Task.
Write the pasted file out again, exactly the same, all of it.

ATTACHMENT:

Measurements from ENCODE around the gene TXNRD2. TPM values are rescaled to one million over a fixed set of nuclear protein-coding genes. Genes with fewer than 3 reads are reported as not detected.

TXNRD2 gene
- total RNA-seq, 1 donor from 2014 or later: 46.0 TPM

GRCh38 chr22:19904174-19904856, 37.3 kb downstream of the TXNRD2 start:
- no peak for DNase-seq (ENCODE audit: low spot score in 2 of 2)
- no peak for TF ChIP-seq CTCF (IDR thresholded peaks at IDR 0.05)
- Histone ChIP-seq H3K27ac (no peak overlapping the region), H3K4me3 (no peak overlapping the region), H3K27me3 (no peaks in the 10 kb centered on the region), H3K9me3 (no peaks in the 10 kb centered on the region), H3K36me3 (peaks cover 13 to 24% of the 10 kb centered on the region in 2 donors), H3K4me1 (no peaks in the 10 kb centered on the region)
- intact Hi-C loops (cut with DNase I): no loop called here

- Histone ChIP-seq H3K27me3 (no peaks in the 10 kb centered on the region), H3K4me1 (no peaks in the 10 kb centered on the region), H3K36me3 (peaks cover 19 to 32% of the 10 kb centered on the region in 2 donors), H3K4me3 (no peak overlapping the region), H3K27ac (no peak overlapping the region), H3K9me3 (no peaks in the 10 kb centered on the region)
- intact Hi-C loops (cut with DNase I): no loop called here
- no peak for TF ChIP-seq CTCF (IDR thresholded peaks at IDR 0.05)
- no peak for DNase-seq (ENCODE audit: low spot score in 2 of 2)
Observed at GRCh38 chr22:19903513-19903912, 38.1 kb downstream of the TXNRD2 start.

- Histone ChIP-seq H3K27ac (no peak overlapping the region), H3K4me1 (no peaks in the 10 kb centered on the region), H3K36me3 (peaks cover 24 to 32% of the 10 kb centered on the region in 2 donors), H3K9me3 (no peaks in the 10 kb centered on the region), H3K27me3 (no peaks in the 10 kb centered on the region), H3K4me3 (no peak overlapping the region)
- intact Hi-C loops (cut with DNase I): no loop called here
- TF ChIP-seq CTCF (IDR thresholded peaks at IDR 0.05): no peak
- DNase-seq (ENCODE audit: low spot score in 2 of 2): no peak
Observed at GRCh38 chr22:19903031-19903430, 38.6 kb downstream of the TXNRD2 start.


Measurements from ENCODE around the gene TXNRD2. TPM values are rescaled to one million over a fixed set of nuclear protein-coding genes. Genes with fewer than 3 reads are reported as not detected.

TXNRD2 gene
- total RNA-seq, 1 donor from 2014 or later: 46.0 TPM

GRCh38 chr22:19904174-19904856, 37.3 kb downstream of the TXNRD2 start:
- no peak for DNase-seq (ENCODE audit: low spot score in 2 of 2)
- no peak for TF ChIP-seq CTCF (IDR thresholded peaks at IDR 0.05)
- Histone ChIP-seq H3K27ac (no peak overlapping the region), H3K4me3 (no peak overlapping the region), H3K27me3 (no peaks in the 10 kb centered on the region), H3K9me3 (no peaks in the 10 kb centered on the region), H3K36me3 (peaks cover 13 to 24% of the 10 kb centered on the region in 2 donors), H3K4me1 (no peaks in the 10 kb centered on the region)
- intact Hi-C loops (cut with DNase I): no loop called here

- Histone ChIP-seq H3K27me3 (no peaks in the 10 kb centered on the region), H3K4me1 (no peaks in the 10 kb centered on the region), H3K36me3 (peaks cover 19 to 32% of the 10 kb centered on the region in 2 donors), H3K4me3 (no peak overlapping the region), H3K27ac (no peak overlapping the region), H3K9me3 (no peaks in the 10 kb centered on the region)
- intact Hi-C loops (cut with DNase I): no loop called here
- no peak for TF ChIP-seq CTCF (IDR thresholded peaks at IDR 0.05)
- no peak for DNase-seq (ENCODE audit: low spot score in 2 of 2)
Observed at GRCh38 chr22:19903513-19903912, 38.1 kb downstream of the TXNRD2 start.

- Histone ChIP-seq H3K27ac (no peak overlapping the region), H3K4me1 (no peaks in the 10 kb centered on the region), H3K36me3 (peaks cover 24 to 32% of the 10 kb centered on the region in 2 donors), H3K9me3 (no peaks in the 10 kb centered on the region), H3K27me3 (no peaks in the 10 kb centered on the region), H3K4me3 (no peak overlapping the region)
- intact Hi-C loops (cut with DNase I): no loop called here
- TF ChIP-seq CTCF (IDR thresholded peaks at IDR 0.05): no peak
- DNase-seq (ENCODE audit: low spot score in 2 of 2): no peak
Observed at GRCh38 chr22:19903031-19903430, 38.6 kb downstream of the TXNRD2 start.